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European Parliament dinner: industry future on the menu

Members of the European Parliament (MEPs) from the full spectrum of political parties, including environmentalists, attended the European Energy Forum dinner hosted by IOGP on May 29.

The seat of the European Parliament in Strasbourg, France, was the venue for the dinner, with IOGP Director of European Affairs François-Régis Mouton as main speaker for the evening.

The dinner covered a variety of oil and gas topics relevant to European legislators as they ponder the European Union’s continuing aspirations to a low carbon energy future consistent with the goals established by the Paris agreement. Parliament is working in parallel with other European Institutions on energy efficiency and renewables targets for 2030, and will discuss the EU’s Long-Term Energy & Climate Strategy for 2050 in the coming months.

MEPs were therefore eager to hear from the industry what role oil and gas – which currently account for 57% of the EU’s primary energy demand – would have in such a low-emission future.

Setting the scene overall, European Energy Forum Chair and MEP Jerzy Buzek stressed the importance and timeliness of the dinner debate. “Our economy, today, cannot work without oil and gas. I’m curious to see how the industry sees this evolve in the future,” he said.

A featured speaker at the dinner was Rob James, Oil Spill Response Limited’s Regional Director for EMEA. His presentation was pertinent to the launch this year of the European Commission’s review of the Offshore Safety Directive. “The industry puts a lot of resources in being prepared so that an incident doesn’t become a crisis,” Rob told participants.

Challenges into opportunities

François-Régis went on to explain that that challenges to bring about a low-emission European economy actually provide new opportunities for the oil and gas industry.

In addition to the measures the industry would take to reduce its own environmental footprint, he cited collaboration with other industries to support their own transitions. These opportunities include:

  • Switching from coal to gas in power generation
  • Supplying low-emission liquid fuels, hydrogen, LNG and compressed natural gas in road, air, and maritime transport
  • Supplying oil and gas as non-burnable feedstock for petrochemicals
  • Supporting future-oriented technologies such as carbon capture use & storage (CCUS) and in the longer term, gas-to-hydrogen conversion
  • Making a low-emission electric system resilient with flexible gas plants and infrastructure

Moreover, François-Régis said, oil and gas can be instrumental in making the move to Europe’s low-emissions economy more affordable, especially compared to the full-electrification of society, often touted as the silver bullet.

Doing so would help to retain and strengthen the EU’s industrial base with an indigenous supply of affordable energy. An energy future that includes oil and gas would also help to frame consumer-friendly policies that would tackle energy poverty. ‘In the EU, gas is four times more affordable per kilowatt hour than electricity,” François-Régis reminded the audience. Supporting economy wide cost-efficient policies such as carbon pricing and expanded research into concepts including natural gas-to-hydrogen would also advance lower carbon objectives, he said.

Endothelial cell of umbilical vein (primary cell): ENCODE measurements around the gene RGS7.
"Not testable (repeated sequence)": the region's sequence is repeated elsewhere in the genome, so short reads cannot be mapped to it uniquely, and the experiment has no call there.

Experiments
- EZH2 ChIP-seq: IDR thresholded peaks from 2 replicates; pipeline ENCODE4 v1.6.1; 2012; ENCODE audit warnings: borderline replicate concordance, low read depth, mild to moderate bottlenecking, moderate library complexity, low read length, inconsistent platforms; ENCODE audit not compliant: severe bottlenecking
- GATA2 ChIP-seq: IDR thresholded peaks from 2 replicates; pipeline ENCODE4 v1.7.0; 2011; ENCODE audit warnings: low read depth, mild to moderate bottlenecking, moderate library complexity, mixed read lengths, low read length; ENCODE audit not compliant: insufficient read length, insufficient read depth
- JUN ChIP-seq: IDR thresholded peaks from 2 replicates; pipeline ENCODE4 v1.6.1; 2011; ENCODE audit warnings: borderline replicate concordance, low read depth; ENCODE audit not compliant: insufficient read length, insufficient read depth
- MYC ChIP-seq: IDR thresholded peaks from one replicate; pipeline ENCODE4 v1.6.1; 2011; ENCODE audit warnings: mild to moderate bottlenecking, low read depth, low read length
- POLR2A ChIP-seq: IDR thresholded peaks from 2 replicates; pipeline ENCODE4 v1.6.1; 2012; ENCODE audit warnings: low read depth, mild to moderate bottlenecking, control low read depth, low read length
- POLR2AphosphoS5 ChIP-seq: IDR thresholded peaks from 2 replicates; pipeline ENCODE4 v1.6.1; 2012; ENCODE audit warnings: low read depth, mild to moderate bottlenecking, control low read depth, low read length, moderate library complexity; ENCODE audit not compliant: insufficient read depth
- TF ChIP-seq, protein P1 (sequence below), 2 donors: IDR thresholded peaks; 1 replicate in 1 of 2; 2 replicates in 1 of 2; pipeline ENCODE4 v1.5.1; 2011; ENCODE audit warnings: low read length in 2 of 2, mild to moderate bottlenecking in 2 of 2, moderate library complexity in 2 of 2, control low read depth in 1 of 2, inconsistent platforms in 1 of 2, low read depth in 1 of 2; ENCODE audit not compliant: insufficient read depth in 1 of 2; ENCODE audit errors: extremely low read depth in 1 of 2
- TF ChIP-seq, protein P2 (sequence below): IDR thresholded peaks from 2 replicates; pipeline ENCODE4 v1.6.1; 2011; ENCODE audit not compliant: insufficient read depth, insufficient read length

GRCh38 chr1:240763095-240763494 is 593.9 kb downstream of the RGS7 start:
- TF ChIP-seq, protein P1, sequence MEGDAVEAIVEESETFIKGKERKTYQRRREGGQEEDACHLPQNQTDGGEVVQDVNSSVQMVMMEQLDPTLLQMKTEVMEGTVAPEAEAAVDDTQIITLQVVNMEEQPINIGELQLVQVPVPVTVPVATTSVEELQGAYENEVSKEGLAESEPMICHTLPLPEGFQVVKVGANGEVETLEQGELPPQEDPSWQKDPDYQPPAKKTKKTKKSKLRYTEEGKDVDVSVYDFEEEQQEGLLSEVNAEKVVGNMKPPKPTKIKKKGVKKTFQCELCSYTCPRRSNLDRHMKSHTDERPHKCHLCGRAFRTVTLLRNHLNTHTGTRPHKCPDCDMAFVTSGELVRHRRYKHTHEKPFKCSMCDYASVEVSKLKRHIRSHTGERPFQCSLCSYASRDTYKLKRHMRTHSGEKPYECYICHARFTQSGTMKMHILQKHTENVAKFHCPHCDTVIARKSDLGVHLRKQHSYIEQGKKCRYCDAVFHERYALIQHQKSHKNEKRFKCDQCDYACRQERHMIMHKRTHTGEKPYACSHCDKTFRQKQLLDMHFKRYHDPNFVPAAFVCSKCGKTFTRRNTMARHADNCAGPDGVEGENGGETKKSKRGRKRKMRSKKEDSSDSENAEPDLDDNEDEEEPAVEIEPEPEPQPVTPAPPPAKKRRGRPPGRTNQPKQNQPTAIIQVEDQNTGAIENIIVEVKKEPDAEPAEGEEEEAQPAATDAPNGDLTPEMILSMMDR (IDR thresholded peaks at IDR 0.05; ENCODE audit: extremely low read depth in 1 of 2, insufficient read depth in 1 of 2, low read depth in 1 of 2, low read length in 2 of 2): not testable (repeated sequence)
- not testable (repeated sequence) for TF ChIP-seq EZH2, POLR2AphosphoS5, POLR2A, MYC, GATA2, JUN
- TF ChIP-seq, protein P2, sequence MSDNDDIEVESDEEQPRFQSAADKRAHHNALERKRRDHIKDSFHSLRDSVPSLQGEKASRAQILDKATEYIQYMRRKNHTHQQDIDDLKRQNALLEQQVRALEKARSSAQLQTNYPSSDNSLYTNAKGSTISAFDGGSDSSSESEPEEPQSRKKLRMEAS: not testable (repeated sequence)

Encouraging levels of reserves

Fortunately, the legislators learned, there are ample reserves of European oil and gas. Citing research from Wood Mackenzie, François-Régis referred to over 5,100 billion cubic metres of remaining indigenous gas resources, covering half of EU gas demand for another 25 years. Similarly, 32 billion barrels of recoverable oil could sustain current production levels for another 15-25 years, he said. Continuing development, however, will rely on “responsive fiscal frameworks and strong cooperation between regulators and industry, as well as the completion of an internal energy market that will facilitate efficient recovery of European oil and gas.”

Drilling prospects support these figures. Between now and 2025, the industry plans to spend around US$60 billion in European exploration, representing 20% of global exploration expenditure. In exchanges with MEPs, François-Régis said: “The EU is about to review its long-term climate strategy for 2050. It was important for our industry to be here and explain the role of oil and gas in a low-emissions future.”

Commenting on the event, François-Régis noted that: “It was particularly gratifying to have active and construction participation in our discussions from a broad cross section of parliamentary views. Participants showed a clear interest in hearing what we had to say about the future role of oil and gas and the ways in which we will adapt to stay within the EU’s carbon budget. MEPs challenged us, but none came to say that they opposed oil and gas no matter what; instead, they focused on the need – with which our industry agrees – to control emissions.”

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